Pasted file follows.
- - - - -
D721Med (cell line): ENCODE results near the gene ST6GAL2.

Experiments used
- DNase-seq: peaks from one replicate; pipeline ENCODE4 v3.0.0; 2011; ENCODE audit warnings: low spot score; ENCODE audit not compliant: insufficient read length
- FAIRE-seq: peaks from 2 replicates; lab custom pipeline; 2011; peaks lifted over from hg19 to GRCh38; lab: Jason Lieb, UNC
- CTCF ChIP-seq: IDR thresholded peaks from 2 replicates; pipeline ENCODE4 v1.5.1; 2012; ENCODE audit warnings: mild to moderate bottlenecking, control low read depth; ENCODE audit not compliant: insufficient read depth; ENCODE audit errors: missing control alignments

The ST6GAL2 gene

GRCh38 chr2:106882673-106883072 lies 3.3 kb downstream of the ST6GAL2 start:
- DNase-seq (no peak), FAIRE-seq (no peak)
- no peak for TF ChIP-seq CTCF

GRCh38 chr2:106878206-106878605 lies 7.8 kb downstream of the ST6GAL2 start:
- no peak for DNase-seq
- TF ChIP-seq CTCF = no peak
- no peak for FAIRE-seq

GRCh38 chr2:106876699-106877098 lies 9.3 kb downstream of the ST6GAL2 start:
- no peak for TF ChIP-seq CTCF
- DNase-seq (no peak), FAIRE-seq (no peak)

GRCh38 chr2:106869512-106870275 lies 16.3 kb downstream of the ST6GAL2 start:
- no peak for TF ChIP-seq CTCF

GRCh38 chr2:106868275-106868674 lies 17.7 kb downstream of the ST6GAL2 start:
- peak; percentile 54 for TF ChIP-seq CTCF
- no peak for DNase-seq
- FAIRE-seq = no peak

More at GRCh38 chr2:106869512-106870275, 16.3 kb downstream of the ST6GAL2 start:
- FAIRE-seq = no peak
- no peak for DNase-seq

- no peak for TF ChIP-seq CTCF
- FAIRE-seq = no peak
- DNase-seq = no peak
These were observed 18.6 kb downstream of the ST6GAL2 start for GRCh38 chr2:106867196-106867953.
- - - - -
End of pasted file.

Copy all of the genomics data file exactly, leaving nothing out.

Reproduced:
D721Med (cell line): ENCODE results near the gene ST6GAL2.

Experiments used
- DNase-seq: peaks from one replicate; pipeline ENCODE4 v3.0.0; 2011; ENCODE audit warnings: low spot score; ENCODE audit not compliant: insufficient read length
- FAIRE-seq: peaks from 2 replicates; lab custom pipeline; 2011; peaks lifted over from hg19 to GRCh38; lab: Jason Lieb, UNC
- CTCF ChIP-seq: IDR thresholded peaks from 2 replicates; pipeline ENCODE4 v1.5.1; 2012; ENCODE audit warnings: mild to moderate bottlenecking, control low read depth; ENCODE audit not compliant: insufficient read depth; ENCODE audit errors: missing control alignments

The ST6GAL2 gene

GRCh38 chr2:106882673-106883072 lies 3.3 kb downstream of the ST6GAL2 start:
- DNase-seq (no peak), FAIRE-seq (no peak)
- no peak for TF ChIP-seq CTCF

GRCh38 chr2:106878206-106878605 lies 7.8 kb downstream of the ST6GAL2 start:
- no peak for DNase-seq
- TF ChIP-seq CTCF = no peak
- no peak for FAIRE-seq

GRCh38 chr2:106876699-106877098 lies 9.3 kb downstream of the ST6GAL2 start:
- no peak for TF ChIP-seq CTCF
- DNase-seq (no peak), FAIRE-seq (no peak)

GRCh38 chr2:106869512-106870275 lies 16.3 kb downstream of the ST6GAL2 start:
- no peak for TF ChIP-seq CTCF

GRCh38 chr2:106868275-106868674 lies 17.7 kb downstream of the ST6GAL2 start:
- peak; percentile 54 for TF ChIP-seq CTCF
- no peak for DNase-seq
- FAIRE-seq = no peak

More at GRCh38 chr2:106869512-106870275, 16.3 kb downstream of the ST6GAL2 start:
- FAIRE-seq = no peak
- no peak for DNase-seq

- no peak for TF ChIP-seq CTCF
- FAIRE-seq = no peak
- DNase-seq = no peak
These were observed 18.6 kb downstream of the ST6GAL2 start for GRCh38 chr2:106867196-106867953.